What do the faiths teach about the environment?

The East of England Faiths Agency arranged and hosted a half-day conference on ‘What do the Faiths teach about the Environment?’ on Sunday March 5th at the University of Essex. The theme was chosen after a consultation on the Faiths and the Environment with staff from the Environmental Agency, who attended the conference. There were contributions from some of the faiths and philosophies in the region, including Baha’is, Buddhists, Christians, Hindus, Jains, Jews, Muslims, Pagans, and Sikhs. Margaret Nelson, supported by Michael Imison and Nathan Nelson, offered a Humanist Perspective.

Elmsett’s woodland

I’ve always been keen on trees. I’ve planted them whenever I’ve had the space. Thirty years ago, I lived near Oxford, where I planted a balsam poplar. It smelt gorgeous after it rained. I’d love to know if it’s still there – someone might have cut it down.

A year ago, the Green Light Trust had a stall at our village fete. The trust supports and encourages those who want to establish community woodlands – woods planted by and for local people. I registered an interest in establishing one in Elmsett.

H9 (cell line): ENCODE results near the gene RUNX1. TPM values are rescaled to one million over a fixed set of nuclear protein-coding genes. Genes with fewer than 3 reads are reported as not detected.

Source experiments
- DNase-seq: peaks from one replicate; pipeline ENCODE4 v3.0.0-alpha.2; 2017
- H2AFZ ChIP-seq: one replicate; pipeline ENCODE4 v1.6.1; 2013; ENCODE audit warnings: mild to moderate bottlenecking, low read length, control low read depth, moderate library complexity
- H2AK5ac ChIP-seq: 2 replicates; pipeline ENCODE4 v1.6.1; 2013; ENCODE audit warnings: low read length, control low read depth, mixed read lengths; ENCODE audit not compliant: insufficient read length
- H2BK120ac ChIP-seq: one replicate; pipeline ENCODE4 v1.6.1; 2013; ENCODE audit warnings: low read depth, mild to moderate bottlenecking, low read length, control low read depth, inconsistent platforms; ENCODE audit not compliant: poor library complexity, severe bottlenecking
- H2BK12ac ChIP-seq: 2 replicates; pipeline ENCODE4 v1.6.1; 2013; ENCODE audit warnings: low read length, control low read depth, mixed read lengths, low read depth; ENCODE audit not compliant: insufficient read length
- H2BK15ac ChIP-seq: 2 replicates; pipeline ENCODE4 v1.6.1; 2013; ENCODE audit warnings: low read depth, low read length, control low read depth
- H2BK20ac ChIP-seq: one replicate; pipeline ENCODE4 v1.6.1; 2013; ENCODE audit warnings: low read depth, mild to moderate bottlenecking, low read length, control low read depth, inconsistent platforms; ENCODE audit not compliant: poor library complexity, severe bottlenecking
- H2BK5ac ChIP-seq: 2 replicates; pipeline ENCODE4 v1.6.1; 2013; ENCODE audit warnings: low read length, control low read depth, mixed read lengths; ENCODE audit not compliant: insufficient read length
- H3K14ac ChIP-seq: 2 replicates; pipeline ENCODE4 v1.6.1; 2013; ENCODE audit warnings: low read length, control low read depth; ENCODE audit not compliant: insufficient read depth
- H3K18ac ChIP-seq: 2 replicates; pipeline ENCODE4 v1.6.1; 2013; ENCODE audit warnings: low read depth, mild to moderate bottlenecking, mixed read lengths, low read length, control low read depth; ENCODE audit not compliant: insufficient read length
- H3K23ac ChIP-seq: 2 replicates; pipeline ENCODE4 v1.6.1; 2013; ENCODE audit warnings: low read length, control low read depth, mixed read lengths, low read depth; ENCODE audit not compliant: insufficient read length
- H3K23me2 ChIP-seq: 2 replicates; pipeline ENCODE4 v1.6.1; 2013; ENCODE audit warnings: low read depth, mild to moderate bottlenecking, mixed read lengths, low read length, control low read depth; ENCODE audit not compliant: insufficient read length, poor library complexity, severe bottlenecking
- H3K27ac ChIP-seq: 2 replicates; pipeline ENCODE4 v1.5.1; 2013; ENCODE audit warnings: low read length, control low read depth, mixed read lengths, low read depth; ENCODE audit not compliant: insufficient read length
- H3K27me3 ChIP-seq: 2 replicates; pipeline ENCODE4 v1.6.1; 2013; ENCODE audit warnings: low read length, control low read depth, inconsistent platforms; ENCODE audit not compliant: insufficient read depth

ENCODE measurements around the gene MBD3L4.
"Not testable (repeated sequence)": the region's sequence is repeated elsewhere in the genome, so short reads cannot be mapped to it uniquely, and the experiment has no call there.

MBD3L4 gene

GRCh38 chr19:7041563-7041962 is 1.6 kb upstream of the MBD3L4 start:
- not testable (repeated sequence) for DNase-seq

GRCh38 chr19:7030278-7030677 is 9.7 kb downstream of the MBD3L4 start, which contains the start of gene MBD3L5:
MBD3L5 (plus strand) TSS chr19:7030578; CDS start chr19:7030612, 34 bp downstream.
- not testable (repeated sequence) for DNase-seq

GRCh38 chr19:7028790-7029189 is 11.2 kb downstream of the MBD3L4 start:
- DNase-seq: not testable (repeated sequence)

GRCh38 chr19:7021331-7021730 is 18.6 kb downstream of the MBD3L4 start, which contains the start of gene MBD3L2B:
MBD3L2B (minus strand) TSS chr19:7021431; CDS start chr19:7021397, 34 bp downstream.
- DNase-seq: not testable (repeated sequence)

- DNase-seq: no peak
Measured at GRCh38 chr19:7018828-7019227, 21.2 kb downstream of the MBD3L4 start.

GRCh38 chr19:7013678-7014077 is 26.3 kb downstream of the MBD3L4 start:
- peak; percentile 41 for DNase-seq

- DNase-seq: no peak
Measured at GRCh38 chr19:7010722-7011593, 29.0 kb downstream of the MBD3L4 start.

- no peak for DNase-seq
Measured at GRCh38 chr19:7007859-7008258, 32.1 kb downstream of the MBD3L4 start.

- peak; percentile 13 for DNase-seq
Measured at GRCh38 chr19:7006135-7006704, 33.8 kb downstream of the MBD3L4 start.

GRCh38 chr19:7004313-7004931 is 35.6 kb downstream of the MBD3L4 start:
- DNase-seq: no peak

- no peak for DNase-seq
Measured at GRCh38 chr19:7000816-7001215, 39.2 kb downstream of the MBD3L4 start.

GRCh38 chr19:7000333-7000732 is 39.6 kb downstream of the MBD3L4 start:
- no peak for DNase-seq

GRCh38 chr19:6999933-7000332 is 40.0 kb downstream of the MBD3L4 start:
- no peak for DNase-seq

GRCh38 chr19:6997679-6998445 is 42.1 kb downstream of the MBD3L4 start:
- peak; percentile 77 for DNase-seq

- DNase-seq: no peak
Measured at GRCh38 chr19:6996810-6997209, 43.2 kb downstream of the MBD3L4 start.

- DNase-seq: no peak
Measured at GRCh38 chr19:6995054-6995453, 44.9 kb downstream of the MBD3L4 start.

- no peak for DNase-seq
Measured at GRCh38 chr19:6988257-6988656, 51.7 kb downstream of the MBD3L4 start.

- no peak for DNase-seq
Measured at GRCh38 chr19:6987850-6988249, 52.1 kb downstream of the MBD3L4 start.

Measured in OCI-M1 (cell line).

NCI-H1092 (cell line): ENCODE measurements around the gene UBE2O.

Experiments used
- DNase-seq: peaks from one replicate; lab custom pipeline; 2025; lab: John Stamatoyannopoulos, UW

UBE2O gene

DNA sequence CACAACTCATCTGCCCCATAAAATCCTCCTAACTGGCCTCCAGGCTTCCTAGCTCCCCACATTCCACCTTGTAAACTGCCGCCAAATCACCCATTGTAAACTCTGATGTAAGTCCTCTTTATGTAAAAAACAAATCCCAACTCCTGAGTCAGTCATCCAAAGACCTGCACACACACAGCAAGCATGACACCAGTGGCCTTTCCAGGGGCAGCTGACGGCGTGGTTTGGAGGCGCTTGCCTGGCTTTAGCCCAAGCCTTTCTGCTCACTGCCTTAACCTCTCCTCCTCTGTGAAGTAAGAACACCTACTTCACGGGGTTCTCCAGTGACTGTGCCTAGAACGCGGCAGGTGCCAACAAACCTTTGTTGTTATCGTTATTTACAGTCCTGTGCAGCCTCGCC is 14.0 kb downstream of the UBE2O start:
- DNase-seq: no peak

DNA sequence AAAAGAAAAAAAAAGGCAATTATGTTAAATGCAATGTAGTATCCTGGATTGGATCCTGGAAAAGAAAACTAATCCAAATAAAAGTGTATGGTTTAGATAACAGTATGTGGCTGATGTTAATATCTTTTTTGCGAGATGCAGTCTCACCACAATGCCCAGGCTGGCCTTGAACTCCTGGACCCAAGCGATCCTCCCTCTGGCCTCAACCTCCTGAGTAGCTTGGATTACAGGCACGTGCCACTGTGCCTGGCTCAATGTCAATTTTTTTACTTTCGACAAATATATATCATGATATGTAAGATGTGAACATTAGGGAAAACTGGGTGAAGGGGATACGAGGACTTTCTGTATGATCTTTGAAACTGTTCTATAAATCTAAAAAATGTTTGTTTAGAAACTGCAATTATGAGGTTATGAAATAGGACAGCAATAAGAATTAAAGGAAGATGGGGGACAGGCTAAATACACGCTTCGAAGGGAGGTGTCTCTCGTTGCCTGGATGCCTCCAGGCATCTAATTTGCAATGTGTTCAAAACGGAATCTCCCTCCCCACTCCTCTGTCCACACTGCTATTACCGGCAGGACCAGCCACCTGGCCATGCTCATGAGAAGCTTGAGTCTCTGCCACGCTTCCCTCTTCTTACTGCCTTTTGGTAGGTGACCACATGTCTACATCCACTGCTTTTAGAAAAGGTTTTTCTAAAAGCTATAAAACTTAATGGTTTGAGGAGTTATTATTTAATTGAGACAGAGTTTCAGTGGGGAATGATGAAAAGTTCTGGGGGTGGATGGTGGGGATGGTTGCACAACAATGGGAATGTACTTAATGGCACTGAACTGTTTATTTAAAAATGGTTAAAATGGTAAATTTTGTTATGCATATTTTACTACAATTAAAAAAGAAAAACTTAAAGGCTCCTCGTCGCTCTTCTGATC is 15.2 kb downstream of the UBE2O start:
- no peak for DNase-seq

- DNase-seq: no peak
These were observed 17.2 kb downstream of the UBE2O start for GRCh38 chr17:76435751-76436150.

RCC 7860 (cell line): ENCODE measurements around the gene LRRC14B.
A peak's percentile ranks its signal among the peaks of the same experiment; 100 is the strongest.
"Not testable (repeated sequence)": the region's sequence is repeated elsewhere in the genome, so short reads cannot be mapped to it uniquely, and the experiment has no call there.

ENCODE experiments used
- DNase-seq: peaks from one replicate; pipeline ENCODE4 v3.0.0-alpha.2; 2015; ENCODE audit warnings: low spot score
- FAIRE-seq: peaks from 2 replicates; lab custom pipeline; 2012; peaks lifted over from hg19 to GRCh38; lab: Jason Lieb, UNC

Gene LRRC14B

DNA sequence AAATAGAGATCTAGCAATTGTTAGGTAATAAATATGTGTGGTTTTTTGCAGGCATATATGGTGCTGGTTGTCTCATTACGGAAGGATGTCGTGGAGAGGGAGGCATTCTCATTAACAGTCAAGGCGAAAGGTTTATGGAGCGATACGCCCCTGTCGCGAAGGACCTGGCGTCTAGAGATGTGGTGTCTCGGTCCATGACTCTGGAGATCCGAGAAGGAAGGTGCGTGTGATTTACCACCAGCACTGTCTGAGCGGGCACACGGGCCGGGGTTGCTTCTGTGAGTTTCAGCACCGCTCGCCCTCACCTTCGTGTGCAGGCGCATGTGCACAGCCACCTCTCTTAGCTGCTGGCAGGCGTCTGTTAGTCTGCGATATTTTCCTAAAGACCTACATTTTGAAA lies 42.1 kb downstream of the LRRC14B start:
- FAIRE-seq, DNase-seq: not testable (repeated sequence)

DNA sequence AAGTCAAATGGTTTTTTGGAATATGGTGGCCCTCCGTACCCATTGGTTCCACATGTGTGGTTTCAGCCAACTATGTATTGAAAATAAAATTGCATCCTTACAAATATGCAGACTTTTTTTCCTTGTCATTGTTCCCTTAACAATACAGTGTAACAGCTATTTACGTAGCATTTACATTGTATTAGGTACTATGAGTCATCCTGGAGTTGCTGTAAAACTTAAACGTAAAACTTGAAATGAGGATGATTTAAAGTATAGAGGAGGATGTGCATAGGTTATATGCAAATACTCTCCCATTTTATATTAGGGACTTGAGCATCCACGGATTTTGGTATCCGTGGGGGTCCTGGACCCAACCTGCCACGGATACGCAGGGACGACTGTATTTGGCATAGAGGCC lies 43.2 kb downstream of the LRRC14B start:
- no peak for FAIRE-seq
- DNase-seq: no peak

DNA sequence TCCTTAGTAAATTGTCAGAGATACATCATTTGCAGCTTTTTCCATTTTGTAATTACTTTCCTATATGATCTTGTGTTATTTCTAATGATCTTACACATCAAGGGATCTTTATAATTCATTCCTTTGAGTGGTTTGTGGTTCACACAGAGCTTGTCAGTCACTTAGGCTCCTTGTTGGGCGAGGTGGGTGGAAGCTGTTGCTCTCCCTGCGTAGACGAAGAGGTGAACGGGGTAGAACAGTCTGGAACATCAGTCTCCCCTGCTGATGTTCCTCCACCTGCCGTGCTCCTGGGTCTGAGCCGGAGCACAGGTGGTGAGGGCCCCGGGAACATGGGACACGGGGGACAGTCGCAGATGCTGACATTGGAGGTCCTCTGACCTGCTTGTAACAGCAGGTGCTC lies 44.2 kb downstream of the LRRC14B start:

Birds

StarlingFrom 1911 to 1986 coalminers relied on canaries to warn them of dangerous gases. The birds were taken down the pits in cages and if they showed signs of distress, the men knew they must get out quickly. Canaries react to very small quantities of deadly carbon monoxide. They were made redundant when cheaper and more reliable electronic gas detectors were introduced. The miners missed the canaries, which were treated as pets

In a way, our wild birds fulfil the same function as those canaries, because their behaviour can warn us of changes in the environment. Rachel Carson wrote her book ‘The Silent Spring’, published in 1962, to warn about the damage caused by the indiscriminate use of agricultural pesticides. If all the birds were poisoned, what would that mean for us? Not just a silent spring, but serious damage to human health. Although there are much tighter controls on pesticides now, we still rely on birds to warn us of danger, though now it’s more to do with global warming and loss of habitat.

Silly seasons

It’s August bank holiday – the end of the summer holidays and the beginning of autumn. Keats wrote, ‘Season of mists and mellow fruitfulness’, not ‘Season of soggy cereal crops’. You used to know where you were with the seasons. Not any more. Everything’s topsy-turvy, seasonally. We’ve had warm winters and soggy summers, early springs and late autumns. The birds and beasts don’t know if they’re coming or going. There are lots more bugs about, because there haven’t been the hard frosts to kill them off, while seabirds off the Scottish coast have failed to breed because the small prey they feed on have all swum north in the milder seas. We may not face the same sort of flooding as those unfortunate people in Cornwall did the other week, but the seas are rising, and our Suffolk coastline is retreating.